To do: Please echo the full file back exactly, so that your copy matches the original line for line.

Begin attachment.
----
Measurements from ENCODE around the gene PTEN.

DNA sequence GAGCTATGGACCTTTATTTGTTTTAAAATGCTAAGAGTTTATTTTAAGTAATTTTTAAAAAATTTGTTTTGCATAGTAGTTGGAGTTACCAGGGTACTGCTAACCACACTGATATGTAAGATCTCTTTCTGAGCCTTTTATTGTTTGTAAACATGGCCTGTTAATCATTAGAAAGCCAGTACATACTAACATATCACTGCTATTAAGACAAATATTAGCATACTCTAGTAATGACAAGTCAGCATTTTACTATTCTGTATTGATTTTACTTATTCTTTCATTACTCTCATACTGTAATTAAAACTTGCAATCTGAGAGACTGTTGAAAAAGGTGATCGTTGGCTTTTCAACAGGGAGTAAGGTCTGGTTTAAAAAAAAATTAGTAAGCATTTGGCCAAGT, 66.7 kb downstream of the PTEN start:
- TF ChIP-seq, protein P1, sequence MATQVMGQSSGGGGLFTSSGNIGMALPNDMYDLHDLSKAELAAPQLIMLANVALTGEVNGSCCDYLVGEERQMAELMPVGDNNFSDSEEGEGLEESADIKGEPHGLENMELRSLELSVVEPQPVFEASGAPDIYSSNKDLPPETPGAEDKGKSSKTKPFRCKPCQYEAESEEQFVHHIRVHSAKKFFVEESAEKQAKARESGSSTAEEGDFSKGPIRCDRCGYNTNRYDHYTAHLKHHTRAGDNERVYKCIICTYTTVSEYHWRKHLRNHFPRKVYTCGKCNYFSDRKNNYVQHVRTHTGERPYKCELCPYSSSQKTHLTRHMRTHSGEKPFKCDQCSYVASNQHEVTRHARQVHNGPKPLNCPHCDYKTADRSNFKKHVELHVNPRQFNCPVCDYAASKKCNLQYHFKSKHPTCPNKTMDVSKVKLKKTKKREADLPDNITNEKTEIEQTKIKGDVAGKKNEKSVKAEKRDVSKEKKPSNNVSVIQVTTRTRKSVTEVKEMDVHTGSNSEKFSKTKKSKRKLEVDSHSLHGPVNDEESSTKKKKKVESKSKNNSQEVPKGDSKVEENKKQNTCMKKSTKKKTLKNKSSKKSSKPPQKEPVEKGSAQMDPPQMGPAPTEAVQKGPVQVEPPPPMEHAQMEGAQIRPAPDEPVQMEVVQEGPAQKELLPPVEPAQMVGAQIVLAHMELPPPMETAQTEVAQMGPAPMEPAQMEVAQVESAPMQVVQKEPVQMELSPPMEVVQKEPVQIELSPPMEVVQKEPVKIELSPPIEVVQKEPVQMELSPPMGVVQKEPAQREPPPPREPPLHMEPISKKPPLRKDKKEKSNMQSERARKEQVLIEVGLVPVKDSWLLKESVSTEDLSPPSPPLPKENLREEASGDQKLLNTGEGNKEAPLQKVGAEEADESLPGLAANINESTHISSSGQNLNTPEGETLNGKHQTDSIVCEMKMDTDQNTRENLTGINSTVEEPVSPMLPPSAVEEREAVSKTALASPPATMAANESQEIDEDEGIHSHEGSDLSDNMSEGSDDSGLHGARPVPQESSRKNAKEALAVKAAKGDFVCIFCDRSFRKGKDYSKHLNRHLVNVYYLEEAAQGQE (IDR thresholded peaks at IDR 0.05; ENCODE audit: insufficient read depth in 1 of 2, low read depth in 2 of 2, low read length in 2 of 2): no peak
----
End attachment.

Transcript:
Measurements from ENCODE around the gene PTEN.

DNA sequence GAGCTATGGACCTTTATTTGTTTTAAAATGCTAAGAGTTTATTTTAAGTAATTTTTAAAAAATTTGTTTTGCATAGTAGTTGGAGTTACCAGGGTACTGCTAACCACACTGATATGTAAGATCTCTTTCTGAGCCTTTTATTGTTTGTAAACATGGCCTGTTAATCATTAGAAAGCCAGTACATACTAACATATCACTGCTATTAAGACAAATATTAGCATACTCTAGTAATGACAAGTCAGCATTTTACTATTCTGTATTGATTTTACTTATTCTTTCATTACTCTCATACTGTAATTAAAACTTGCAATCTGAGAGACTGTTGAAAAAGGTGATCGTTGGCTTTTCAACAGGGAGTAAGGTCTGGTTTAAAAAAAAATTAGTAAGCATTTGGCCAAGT, 66.7 kb downstream of the PTEN start:
- TF ChIP-seq, protein P1, sequence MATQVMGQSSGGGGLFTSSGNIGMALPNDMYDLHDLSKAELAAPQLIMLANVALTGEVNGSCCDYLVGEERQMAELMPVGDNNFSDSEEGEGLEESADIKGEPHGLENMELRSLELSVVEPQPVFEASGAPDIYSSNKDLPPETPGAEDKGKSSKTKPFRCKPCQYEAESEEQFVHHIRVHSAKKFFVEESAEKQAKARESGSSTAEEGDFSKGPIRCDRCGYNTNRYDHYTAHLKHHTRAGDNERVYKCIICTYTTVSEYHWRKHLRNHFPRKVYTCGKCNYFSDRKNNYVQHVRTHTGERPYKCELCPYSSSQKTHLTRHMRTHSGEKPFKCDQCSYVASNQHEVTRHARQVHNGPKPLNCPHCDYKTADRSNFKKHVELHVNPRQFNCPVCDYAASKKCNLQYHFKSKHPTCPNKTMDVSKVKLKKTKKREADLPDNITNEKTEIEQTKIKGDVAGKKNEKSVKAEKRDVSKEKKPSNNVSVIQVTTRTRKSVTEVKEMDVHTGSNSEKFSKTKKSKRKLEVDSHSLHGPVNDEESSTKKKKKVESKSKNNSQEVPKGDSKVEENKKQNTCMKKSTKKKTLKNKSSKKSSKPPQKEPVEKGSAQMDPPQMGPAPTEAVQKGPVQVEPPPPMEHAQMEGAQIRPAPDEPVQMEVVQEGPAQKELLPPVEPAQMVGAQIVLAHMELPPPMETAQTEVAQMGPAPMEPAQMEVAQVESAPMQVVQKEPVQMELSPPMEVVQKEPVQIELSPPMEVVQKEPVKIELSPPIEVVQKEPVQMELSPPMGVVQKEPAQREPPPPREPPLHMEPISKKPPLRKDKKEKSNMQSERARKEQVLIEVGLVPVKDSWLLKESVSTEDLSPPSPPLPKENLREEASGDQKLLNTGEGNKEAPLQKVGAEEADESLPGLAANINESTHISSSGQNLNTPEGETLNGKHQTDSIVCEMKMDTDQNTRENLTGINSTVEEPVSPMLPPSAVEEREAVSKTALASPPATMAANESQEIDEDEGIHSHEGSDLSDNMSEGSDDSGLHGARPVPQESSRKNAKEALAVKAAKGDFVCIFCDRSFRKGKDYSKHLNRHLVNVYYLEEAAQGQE (IDR thresholded peaks at IDR 0.05; ENCODE audit: insufficient read depth in 1 of 2, low read depth in 2 of 2, low read length in 2 of 2): no peak